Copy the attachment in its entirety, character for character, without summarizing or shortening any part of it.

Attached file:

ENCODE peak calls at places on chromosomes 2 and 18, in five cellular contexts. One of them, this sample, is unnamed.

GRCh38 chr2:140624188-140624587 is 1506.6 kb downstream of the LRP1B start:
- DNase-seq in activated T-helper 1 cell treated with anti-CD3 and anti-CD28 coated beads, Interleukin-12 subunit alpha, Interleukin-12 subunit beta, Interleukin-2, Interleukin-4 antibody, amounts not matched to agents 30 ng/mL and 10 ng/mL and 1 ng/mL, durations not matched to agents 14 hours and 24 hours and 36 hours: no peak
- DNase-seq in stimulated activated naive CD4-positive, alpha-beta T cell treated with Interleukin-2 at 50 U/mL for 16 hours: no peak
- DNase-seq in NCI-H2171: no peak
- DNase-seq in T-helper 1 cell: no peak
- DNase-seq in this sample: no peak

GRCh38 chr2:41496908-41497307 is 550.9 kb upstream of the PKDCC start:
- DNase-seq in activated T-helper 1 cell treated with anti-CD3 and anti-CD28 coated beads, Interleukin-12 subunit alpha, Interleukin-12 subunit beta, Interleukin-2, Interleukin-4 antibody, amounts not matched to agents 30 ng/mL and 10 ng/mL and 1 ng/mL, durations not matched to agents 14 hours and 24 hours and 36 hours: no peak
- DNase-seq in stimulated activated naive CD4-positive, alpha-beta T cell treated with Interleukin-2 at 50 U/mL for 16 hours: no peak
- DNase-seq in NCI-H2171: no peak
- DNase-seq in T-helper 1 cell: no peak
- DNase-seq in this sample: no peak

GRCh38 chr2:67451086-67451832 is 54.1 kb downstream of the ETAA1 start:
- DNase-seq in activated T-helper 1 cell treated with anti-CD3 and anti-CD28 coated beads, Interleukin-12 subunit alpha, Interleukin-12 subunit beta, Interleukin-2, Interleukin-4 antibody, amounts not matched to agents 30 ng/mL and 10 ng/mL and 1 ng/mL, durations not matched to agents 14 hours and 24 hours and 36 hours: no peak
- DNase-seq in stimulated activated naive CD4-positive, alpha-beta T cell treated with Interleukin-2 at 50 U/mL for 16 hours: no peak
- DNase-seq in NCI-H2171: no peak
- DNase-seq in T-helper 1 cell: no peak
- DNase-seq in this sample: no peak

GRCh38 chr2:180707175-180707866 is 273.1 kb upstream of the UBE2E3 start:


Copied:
ENCODE peak calls at places on chromosomes 2 and 18, in five cellular contexts. One of them, this sample, is unnamed.

GRCh38 chr2:140624188-140624587 is 1506.6 kb downstream of the LRP1B start:
- DNase-seq in activated T-helper 1 cell treated with anti-CD3 and anti-CD28 coated beads, Interleukin-12 subunit alpha, Interleukin-12 subunit beta, Interleukin-2, Interleukin-4 antibody, amounts not matched to agents 30 ng/mL and 10 ng/mL and 1 ng/mL, durations not matched to agents 14 hours and 24 hours and 36 hours: no peak
- DNase-seq in stimulated activated naive CD4-positive, alpha-beta T cell treated with Interleukin-2 at 50 U/mL for 16 hours: no peak
- DNase-seq in NCI-H2171: no peak
- DNase-seq in T-helper 1 cell: no peak
- DNase-seq in this sample: no peak

GRCh38 chr2:41496908-41497307 is 550.9 kb upstream of the PKDCC start:
- DNase-seq in activated T-helper 1 cell treated with anti-CD3 and anti-CD28 coated beads, Interleukin-12 subunit alpha, Interleukin-12 subunit beta, Interleukin-2, Interleukin-4 antibody, amounts not matched to agents 30 ng/mL and 10 ng/mL and 1 ng/mL, durations not matched to agents 14 hours and 24 hours and 36 hours: no peak
- DNase-seq in stimulated activated naive CD4-positive, alpha-beta T cell treated with Interleukin-2 at 50 U/mL for 16 hours: no peak
- DNase-seq in NCI-H2171: no peak
- DNase-seq in T-helper 1 cell: no peak
- DNase-seq in this sample: no peak

GRCh38 chr2:67451086-67451832 is 54.1 kb downstream of the ETAA1 start:
- DNase-seq in activated T-helper 1 cell treated with anti-CD3 and anti-CD28 coated beads, Interleukin-12 subunit alpha, Interleukin-12 subunit beta, Interleukin-2, Interleukin-4 antibody, amounts not matched to agents 30 ng/mL and 10 ng/mL and 1 ng/mL, durations not matched to agents 14 hours and 24 hours and 36 hours: no peak
- DNase-seq in stimulated activated naive CD4-positive, alpha-beta T cell treated with Interleukin-2 at 50 U/mL for 16 hours: no peak
- DNase-seq in NCI-H2171: no peak
- DNase-seq in T-helper 1 cell: no peak
- DNase-seq in this sample: no peak

GRCh38 chr2:180707175-180707866 is 273.1 kb upstream of the UBE2E3 start: